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Interview with a radiographer

The Other Side 9:

 

Interview with a radiographer

Kate Davis is a diagnostic radiographer working with a private healthcare company. On Target asked her about how the medical technologies industry supplies this crucial diagnostic sector.

1. Which imaging modalities do you work with, and what is your influence on purchasing decisions?

Although I have experience of working within all specialities of radiography, for the last 10 years my interest has been in Magnetic Resonance Imaging. In my capacity as a unit manager, I have some influence on purchasing decisions. This does depend somewhat on whether the equipment or drug is to be used company-wide or only in my unit. The company management team will make the appropriate decision regarding contract purchase of a contrast agent drug, for example. However, if I require a particular contrast for a specific patient, I am able to agree this locally following advice from the consultant radiologist and the clinician.

In the event of equipment being purchased by the host Trust from a charitable donation, I will often be tasked with sourcing the options and providing a breakdown of the literature for the teams involved.

For major purchases, such as a new MRI scanner, I am heavily involved in the evaluation and selection of the equipment. All the relevant models are graded against stringent specifications before a final decision is made regarding the choice of machine and manufacturer. In the case of MRI equipment, the evaluation panel consists not only of the relevant company employees but also of representatives from the host hospital for which we are providing the imaging service.

2. Do purchasing procedures for this kind of equipment in private healthcare differ significantly from those in the NHS?

In my experience they are fairly similar. Regardless of the sector in which you work, the purchasing goal of everyone involved is the same. Purchasers want to acquire the best quality equipment for the least amount of money, and to ensure that adequate follow-up and after-sales support are available. The same process of evaluation against cost is always undertaken and benchmarked by the purchasing team.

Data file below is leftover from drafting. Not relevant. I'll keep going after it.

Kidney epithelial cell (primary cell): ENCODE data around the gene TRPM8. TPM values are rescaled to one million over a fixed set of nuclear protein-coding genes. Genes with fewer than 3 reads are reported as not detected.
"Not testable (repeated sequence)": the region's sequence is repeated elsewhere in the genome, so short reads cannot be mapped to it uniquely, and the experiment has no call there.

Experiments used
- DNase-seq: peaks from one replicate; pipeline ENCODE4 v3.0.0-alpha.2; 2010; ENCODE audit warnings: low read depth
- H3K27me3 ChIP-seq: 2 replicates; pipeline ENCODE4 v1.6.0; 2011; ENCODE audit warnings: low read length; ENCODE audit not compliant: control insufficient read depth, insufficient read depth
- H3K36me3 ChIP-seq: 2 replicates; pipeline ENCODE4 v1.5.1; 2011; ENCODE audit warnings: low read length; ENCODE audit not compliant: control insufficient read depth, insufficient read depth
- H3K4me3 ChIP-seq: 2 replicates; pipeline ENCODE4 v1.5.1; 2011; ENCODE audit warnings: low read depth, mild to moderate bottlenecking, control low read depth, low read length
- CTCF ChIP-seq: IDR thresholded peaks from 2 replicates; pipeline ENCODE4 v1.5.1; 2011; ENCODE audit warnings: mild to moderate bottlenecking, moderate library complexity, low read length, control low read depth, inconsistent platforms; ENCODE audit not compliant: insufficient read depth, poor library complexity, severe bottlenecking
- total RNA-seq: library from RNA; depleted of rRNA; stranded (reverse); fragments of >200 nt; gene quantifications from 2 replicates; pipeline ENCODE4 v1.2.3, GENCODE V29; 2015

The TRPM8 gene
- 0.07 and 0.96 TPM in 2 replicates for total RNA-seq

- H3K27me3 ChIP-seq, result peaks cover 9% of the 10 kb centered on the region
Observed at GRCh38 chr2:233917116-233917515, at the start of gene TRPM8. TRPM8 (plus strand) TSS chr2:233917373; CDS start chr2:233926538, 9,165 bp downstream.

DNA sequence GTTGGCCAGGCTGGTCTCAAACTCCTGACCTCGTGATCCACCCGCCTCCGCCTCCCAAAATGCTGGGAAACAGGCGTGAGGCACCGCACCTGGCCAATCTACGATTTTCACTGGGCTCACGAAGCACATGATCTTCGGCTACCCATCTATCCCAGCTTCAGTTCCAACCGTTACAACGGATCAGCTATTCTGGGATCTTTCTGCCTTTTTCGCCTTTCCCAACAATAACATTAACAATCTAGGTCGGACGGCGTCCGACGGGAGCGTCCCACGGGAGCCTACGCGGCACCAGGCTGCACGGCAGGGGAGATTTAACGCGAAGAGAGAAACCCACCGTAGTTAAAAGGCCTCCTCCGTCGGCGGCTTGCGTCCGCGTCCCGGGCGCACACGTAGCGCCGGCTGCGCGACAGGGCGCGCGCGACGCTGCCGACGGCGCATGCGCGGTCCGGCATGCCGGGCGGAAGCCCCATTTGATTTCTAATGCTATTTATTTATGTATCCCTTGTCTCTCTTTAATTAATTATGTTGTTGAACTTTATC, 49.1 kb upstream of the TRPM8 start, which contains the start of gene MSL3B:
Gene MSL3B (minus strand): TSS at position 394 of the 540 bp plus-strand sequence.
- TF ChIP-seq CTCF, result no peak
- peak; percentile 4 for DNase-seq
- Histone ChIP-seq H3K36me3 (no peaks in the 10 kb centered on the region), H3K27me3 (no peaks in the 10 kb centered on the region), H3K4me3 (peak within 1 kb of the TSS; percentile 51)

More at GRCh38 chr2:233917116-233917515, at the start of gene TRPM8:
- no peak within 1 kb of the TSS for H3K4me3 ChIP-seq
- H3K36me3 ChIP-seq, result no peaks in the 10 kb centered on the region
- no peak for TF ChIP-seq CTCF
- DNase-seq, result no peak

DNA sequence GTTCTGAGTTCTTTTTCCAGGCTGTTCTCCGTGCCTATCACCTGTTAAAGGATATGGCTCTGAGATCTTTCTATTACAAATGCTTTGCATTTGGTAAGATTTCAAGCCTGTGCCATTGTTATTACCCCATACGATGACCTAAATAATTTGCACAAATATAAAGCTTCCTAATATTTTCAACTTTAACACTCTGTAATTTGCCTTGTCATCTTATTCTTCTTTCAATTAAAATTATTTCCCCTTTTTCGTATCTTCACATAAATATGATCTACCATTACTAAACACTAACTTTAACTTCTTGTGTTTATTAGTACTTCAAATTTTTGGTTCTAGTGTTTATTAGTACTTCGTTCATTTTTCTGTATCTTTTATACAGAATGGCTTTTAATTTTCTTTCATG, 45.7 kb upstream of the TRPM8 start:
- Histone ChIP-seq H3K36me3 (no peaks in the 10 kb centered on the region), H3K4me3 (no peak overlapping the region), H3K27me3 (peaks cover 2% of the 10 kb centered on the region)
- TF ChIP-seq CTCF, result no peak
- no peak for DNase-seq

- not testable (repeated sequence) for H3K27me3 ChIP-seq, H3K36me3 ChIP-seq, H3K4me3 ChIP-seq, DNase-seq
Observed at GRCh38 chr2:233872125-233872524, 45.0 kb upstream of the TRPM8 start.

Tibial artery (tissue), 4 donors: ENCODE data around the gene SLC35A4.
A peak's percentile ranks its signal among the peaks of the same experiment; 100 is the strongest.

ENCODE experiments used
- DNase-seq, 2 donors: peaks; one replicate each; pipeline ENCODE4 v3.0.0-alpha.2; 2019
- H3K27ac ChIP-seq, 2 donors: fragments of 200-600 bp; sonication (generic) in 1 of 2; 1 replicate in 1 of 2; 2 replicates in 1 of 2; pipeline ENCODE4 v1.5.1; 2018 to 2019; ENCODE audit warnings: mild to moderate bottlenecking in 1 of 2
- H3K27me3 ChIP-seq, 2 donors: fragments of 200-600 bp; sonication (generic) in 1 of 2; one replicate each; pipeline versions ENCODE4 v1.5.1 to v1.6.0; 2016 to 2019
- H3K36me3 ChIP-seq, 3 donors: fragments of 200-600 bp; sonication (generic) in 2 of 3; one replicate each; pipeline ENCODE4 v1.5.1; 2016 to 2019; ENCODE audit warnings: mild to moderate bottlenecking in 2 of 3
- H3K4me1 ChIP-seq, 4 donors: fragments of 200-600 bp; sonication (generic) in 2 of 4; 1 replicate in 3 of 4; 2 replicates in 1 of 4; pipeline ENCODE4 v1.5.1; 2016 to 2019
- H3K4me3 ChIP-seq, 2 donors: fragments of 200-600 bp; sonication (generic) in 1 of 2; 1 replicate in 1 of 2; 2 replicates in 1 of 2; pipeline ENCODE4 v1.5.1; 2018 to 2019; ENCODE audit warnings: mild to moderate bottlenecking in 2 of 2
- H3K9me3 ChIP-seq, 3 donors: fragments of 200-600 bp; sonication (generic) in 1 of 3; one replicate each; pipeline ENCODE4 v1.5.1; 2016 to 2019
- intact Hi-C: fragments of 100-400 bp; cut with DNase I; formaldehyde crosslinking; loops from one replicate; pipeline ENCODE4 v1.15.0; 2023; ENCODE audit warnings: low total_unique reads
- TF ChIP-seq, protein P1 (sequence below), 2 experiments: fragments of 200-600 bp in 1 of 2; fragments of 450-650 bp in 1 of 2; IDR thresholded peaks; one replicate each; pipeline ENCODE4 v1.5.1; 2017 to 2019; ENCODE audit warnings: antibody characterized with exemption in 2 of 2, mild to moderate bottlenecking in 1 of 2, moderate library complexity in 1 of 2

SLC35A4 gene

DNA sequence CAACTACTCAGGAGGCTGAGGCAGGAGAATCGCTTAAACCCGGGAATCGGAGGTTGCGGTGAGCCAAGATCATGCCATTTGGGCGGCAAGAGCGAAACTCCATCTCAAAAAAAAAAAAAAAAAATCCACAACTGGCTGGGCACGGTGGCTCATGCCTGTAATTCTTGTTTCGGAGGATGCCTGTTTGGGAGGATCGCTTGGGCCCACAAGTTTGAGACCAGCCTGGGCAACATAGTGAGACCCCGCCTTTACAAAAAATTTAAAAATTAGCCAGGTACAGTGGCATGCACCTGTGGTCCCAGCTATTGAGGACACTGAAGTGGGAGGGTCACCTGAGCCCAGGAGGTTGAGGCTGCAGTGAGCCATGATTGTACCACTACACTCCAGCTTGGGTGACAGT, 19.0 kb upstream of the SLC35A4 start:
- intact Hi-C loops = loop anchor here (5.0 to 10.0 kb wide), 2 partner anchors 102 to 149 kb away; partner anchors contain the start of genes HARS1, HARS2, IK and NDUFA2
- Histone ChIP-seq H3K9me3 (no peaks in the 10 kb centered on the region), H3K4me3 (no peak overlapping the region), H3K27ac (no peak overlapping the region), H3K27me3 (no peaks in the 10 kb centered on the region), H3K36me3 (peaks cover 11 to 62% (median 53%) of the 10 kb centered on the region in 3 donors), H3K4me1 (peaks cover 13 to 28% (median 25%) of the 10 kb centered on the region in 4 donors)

3. What are your priorities in terms of the products and customer service provided by the medical technologies industry?

How well does the industry meet your needs? For the product to be successful it must meet the specific requirements of the task, be cost-effective and be easily accessible. The product must have an excellent safety record and a streamlined order process.

In the case of a major equipment purchase (for example, an MRI scanner), customer service is vital, as are the level of warranty and the service packages available with the system. Access to efficient and helpful call centres with speedy dispatch of engineers is also graded in the evaluation process, as minimal downtime of medical equipment is essential to the provision of high-quality service to the end users.

Follow-up applications and access to the most recent software releases are also important areas for consideration.

Currently, the industry meets the needs of the company very well. There are a number of major scanner manufacturers in the marketplace, all with high-quality systems to offer. The choice of system we make from those available depends on the throughput and diversity of examinations required from the scanner. The diagnostics industry provides a choice of contrast agents, and the needs of the sterile services are catered for by the suppliers available.

4. What advice would you give to medical technology sales and marketing professionals in terms of how they work with companies like yours?

There is always a central purchasing team for the company. If the product you are trying to promote is something that would be utilised across all sites of the company, the first point of call should be the company head office. If the product is specific to a unit or patient following instruction from clinicians or radiologists, then usually the Unit Manager or the Superintendent Radiographer would be approached in the first instance. The provision of relevant literature is important – in particular, radiographers generally like to see a mixture of case studies to support the documentation. This always helps us to picture the kind of results that we are likely to achieve by using a new product.

5. What are you hoping to see in the future, in terms of new products and how these products are sold and supplied for healthcare?

As scanning sequences develop in the world of MRI, there will be opportunities for the development of new contrast agents. The technology of MRI scanning will develop over time, with improved image quality being produced in shorter scan times. This will undoubtedly lead to increased patient comfort and tolerance of the scanning process in all the patients referred to us.

The provision of relevant literature is important – in particular, radiographers generally like to see a mixture of case studies to support the documentation. This always helps us to picture the kind of results that we are likely to achieve by using a new product.

 

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